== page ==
A LARGE rise in coronavirus ‘cases’ over the past week, especially in the north of England, has led to calls for new nationwide restrictions. The Times reported: ‘Surging coronavirus infection rates have put Britain on the brink of tougher lockdown measures, overshadowing Boris Johnson’s attempt yesterday to focus on life after the pandemic’ and thatthe Government’s scientific advisers have called for ‘urgent and drastic action’ after cases doubled in 11 days to 14,542 and deaths doubled to 76 in the same period.The report said that hospital admissions in England have ‘jumped by a quarter in one day’ and that ministers are worried about the ability of the health service to cope over winter in infection hotspots.
It reiterated further scary statistics of rates in Manchester doubling in a week to more than 500 cases per 100,000 people, with Liverpool and Newcastle ‘close behind with rates increasing by more than 50 per cent in seven days’.
Yet Manchester has been in local lockdown since July 31 and Newcastle since September 18. And, as Labour leader Keir Starmer put to Boris Johnson at PMQs on Wednesday, 19 out of the 20 places with local restrictions have seen cases surge, often much more than places without additional restrictions.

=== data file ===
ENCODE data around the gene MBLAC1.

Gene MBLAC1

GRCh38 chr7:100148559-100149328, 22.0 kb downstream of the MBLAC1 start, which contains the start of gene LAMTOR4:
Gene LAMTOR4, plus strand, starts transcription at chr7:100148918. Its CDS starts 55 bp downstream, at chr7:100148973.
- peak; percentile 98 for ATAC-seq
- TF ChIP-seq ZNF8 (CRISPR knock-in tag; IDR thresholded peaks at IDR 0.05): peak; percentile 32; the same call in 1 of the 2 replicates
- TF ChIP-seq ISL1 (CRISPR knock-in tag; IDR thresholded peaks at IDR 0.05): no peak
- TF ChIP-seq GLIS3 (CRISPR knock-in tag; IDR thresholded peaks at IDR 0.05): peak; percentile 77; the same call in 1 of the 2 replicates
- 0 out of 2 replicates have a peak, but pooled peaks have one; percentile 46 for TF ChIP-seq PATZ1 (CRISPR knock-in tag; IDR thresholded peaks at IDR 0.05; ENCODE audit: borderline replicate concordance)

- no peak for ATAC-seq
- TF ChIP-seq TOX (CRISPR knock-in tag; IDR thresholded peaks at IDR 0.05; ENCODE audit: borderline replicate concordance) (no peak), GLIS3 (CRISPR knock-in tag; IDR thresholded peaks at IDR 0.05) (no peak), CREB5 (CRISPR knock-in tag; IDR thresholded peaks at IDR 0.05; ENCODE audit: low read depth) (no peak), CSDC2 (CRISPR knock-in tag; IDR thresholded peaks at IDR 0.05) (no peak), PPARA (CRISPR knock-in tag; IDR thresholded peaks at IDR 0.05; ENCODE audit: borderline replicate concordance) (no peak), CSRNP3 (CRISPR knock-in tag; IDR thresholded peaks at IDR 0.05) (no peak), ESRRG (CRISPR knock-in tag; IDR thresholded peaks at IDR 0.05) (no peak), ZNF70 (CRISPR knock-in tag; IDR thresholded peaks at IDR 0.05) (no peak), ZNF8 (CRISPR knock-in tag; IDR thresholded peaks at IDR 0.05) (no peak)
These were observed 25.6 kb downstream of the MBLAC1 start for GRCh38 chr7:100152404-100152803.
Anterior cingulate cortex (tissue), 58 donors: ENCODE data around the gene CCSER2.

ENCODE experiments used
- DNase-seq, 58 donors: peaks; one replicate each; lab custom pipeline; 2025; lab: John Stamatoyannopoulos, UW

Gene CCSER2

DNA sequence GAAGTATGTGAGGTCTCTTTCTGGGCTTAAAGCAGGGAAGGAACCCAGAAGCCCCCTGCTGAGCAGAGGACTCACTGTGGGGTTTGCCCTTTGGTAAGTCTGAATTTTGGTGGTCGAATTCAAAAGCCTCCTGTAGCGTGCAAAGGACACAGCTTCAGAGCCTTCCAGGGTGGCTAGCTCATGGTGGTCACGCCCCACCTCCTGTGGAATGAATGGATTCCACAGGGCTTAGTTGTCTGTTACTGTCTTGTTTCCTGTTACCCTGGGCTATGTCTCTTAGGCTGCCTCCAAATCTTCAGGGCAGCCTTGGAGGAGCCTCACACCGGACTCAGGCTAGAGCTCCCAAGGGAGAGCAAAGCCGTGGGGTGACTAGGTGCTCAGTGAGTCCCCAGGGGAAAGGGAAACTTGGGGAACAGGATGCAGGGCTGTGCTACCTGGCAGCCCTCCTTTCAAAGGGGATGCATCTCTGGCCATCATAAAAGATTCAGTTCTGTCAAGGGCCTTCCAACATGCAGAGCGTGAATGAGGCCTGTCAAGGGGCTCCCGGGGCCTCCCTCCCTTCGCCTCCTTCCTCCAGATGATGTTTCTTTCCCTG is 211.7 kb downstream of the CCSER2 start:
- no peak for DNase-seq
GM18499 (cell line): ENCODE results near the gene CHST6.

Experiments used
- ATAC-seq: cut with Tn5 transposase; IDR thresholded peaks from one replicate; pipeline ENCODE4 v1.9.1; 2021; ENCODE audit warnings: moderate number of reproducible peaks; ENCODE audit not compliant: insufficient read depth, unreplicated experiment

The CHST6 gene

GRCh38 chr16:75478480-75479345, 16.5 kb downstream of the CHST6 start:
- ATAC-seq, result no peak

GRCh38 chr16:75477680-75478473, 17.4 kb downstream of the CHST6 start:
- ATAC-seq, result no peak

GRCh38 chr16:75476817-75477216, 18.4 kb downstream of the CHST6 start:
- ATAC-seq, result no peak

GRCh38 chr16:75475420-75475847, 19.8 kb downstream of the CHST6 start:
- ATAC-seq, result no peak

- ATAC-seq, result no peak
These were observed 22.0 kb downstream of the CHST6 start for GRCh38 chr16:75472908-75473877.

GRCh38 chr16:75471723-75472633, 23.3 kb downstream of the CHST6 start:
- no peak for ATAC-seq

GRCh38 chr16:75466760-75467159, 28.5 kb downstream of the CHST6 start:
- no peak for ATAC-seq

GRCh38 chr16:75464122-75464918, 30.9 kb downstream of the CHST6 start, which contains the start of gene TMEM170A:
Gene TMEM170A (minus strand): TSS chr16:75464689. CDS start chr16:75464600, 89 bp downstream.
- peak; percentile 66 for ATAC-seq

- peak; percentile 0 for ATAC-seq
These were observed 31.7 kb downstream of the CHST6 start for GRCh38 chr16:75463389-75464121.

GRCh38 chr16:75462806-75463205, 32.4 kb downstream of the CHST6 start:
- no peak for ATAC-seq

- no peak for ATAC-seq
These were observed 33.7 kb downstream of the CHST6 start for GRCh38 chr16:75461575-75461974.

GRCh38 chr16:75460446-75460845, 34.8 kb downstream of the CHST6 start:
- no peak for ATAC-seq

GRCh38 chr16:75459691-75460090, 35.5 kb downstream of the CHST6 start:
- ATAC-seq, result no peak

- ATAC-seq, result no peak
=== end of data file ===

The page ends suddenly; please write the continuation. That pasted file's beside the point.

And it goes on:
The answer to this, according to lockdown zealots, is harsher restrictions, obviously. Professor John Edmunds, a member of the Scientific Advisory Group for Emergencies (Sage), told the BBC’s Newsnight that the Government’s ‘light touch’ measures were ‘delaying the inevitable’. ‘We will at some point put very stringent measures in place because we will have to when hospitals start to really fill up,’ he said. ‘Frankly, the better strategy is to put them in place now.’
Sir Jeremy Farrar, head of the Wellcome Trust and another Sage member, joined in the doomsday projections to urge tougher action now. ‘A fudge will neither deliver an open economy nor save lives,’ he wrote on Twitter.
These calls for nationwide action, which were among many others, are curious, seeing that the second ripple appears already to have peaked in London and the south and is slowing in the Midlands. The biggest worry is the north-west, which currently has nine times as many Covid patients as the south-east, and where patient numbers have doubled in two weeks to 996 on Tuesday. That is about a third of the peak there of 2,980 on April 13th, with no sign yet of slowing down.
The Times reported: ‘Its hospitals are not in immediate danger but ministers believe that cases must be brought down to avoid them struggling with large numbers of elderly Covid patients at the height of winter.’
However, as Nick Triggle points out on the BBC website, only about 3 per cent of hospital beds nationwide are occupied by Covid patients, and with the woeful lack of other healthcare being provided by the NHS, there is no shortage of room. He writes: ‘None of this is exceptional at this time of year – especially the closer we get to winter. Admissions for respiratory illnesses can double from late summer to the peak in December and January.’
Triggle also points out that hospital Covid cases in Spain and France have slowed in recent weeks.